Wednesday, January 30, 2008

Slovenian diplomat quits after report of US meddling in EU presidency

"The Slovenian foreign ministry announced the resignation of a top Slovenian diplomat Tuesday who press reports claimed had taken orders from the United States about Slovenia's EU presidency.

The Foreign Ministry announced on its website that political director Mitja Drobnic had resigned and would be replaced by state secretary Matjaz Sinkovec during Slovenia's six-month term as EU president.

Foreign Minister Dimitrij Rupel 'has accepted the resignation of political director Mitja Drobnic', the ministry said in a statement.

The resignation comes after a report in the daily newspaper Dnevnik last week which said that Slovenia had been taking orders from the US.

According to the newspaper, which quoted an internal foreign ministry report, Drobnic had met in December with US Assistant Secretary of State Daniel Fried, who allegedly suggested to the Slovenian side what their priorities should be during the EU presidency.

Fried encouraged Slovenia to be among the first to recognise the independence of the breakaway Serbian province of Kosovo, the newspaper claimed."

Slovenian Press Freedom

"The director of the International Press Institute, Johann Fritz, warned in an official statement that 'business contacts and stock ownership should not be used by the government to influence independent media into publishing positive articles.'

But Grah, the Vienna correspondent for Delo, said there are now only two papers -- Dnevnik and Mladina -- that are not subject to state influence. Those news outlets are suffering from a lack of advertising, however. Big companies have pulled their ads from the critical newspapers, costing them a significant portion of their revenues.

In order to answer the critics, the Ministry of Culture funded a study at the University of Ljubljana, on press freedom. The researchers found that the reporting in Slovenian papers was even-handed, but sociologist Matej Makarovic, who conducted the research, found that the government and other political parties had tried to influence it."

Source: Deutsche Welle

Slovenian parliament ratifies Lisbon Treaty

"The document, which was endorsed in a 74-to-6 vote, is to ensure efficient operation of the enlarged European Union and strengthen its role in the world, the Slovenian news agency STA reported.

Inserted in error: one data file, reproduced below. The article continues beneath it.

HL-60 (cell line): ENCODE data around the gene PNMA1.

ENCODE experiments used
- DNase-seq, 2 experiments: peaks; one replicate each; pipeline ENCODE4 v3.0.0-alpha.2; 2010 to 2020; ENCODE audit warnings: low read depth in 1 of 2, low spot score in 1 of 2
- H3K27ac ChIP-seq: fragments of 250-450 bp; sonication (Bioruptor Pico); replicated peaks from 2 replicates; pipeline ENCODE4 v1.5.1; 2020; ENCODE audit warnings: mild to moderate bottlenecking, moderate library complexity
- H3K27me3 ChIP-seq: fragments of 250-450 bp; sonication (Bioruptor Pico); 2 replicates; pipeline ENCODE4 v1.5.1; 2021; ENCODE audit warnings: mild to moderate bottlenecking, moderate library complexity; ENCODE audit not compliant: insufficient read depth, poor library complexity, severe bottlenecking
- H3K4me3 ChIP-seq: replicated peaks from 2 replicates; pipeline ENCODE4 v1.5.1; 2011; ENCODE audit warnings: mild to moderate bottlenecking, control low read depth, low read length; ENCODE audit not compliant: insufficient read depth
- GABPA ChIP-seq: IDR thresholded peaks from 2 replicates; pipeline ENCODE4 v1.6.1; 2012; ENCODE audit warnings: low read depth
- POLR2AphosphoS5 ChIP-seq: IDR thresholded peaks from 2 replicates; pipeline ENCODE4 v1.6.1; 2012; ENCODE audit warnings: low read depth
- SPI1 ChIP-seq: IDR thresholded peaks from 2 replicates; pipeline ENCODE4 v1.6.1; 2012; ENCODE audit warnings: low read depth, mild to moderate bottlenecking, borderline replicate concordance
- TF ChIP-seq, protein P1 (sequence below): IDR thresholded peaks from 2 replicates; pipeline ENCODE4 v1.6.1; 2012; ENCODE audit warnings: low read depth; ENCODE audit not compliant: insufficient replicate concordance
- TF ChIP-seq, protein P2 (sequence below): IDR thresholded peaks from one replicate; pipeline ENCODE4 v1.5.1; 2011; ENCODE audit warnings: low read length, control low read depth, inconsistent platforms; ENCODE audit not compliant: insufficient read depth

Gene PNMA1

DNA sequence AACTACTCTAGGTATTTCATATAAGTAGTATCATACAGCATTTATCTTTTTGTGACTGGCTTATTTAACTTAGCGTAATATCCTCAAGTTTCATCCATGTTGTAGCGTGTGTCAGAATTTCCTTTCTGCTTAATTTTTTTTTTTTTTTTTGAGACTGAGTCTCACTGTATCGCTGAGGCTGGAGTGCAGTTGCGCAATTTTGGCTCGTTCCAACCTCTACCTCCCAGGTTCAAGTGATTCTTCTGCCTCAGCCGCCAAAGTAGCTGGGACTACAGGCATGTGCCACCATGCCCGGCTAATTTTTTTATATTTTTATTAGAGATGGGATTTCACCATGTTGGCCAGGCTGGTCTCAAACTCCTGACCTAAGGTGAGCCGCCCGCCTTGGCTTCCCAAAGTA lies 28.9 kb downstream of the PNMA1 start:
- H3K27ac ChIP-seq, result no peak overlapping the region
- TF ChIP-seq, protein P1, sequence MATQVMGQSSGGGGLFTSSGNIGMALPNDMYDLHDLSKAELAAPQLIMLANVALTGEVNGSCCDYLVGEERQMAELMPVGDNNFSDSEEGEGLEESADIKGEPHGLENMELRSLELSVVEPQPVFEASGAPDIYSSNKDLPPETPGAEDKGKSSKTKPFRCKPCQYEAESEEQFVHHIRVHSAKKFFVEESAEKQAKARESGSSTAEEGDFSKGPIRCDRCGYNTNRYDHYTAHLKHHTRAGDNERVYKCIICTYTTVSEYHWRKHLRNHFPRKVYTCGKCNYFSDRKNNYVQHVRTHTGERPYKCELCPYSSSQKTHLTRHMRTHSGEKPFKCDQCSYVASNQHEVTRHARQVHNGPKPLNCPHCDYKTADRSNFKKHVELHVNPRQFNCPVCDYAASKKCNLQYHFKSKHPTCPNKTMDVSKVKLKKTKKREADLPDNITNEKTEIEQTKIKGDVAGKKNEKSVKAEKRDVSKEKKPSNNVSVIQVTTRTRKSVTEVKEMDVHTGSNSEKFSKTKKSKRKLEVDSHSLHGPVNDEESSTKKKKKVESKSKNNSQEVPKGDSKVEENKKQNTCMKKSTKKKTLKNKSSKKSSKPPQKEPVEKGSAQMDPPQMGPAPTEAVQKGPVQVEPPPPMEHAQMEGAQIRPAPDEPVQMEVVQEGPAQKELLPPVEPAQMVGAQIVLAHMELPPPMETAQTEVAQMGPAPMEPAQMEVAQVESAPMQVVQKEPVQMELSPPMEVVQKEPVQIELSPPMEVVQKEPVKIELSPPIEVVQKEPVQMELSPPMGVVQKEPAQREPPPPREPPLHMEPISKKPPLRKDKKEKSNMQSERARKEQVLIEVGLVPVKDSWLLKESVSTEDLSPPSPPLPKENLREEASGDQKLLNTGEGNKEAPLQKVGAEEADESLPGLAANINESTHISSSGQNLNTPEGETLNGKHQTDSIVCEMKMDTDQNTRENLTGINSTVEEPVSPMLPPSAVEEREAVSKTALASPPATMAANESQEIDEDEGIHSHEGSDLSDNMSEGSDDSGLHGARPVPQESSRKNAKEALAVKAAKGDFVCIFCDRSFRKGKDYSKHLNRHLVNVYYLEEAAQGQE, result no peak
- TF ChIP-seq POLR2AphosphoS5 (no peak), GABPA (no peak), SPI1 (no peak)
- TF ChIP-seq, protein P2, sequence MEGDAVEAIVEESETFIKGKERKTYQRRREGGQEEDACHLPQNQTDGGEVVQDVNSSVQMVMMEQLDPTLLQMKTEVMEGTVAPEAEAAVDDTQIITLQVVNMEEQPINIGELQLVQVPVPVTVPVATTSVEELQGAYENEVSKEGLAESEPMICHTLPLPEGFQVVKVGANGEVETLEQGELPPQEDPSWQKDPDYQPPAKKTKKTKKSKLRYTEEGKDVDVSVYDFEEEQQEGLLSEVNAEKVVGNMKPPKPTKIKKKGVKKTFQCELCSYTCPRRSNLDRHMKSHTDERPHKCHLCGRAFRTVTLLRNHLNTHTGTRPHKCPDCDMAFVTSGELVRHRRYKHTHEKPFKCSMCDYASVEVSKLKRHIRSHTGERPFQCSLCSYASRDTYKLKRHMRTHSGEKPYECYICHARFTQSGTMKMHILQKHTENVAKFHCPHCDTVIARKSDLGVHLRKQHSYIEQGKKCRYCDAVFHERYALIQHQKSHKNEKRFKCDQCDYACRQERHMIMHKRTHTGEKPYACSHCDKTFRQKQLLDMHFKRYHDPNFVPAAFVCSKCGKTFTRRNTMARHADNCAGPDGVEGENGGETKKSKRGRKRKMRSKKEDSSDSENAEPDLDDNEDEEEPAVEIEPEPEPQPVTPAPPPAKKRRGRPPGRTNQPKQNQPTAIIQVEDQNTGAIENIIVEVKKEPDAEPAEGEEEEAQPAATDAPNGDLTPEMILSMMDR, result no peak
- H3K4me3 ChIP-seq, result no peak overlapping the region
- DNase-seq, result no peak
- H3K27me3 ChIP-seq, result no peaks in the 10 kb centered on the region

The endorsement has already been welcomed by Slovenian Prime Minister Janez Jansa, who told the MPs earlier on Tuesday that all 27 EU countries needed to ratify the treaty in order for it to enter into force.

Jansa said the treaty included the majority of the contents but not the form of its ill-fated precursor, the constitutional treaty, which was rejected at referenda in France and the Netherlands in 2005.

One of the basic points of the new document is increasing the role of deciding by a qualified majority on the back of consensus-based decision making.

The treaty also omits a direct reference to constitutionality, which caused fear among the French and Dutch that the EU was changing into a super state. No article of the treaty also mentions EU symbols, such as its flag or national anthem."

Source: Xinhua

Thursday, January 24, 2008

Slovenia's debut EU presidency marred by row over press freedom

"Two journalists who launched a petition at the end of last year accusing the government of political meddling, which was signed by 571 Slovenian journalists, said yesterday that they still want an independent inquiry. Their campaign has been backed by the International Press Institute (IPI) and the European Federation of Journalists, which said in a statement: 'Slovenia has failed the first test of leadership in Europe by failing to show that it is prepared to deal openly and honestly with serious questions over its own record on dealing with media and journalism.'

'There is continuing pressure on journalists,' said Matej Surc, a radio journalist who initiated the petition along with his newspaper colleague Blaz Zgaga.

In addition to direct censorship – the newspaper Vecer has pinned censored articles on an office wall known as the 'bunker' – the government of the centre-right Prime Minister, Janez Jansa, is accused of indirectly influencing the media through exploiting business relationships with companies that have financial holdings in media interests."


Thursday, January 10, 2008

European Commission pledges support to Slovenian presidency priorities

"European Commission Vice-President Margot Wallstroem said on Tuesday the commission 'fully supports Slovenia's presidency priorities' during its term at the helm of the 27-nation bloc in the first half of the year.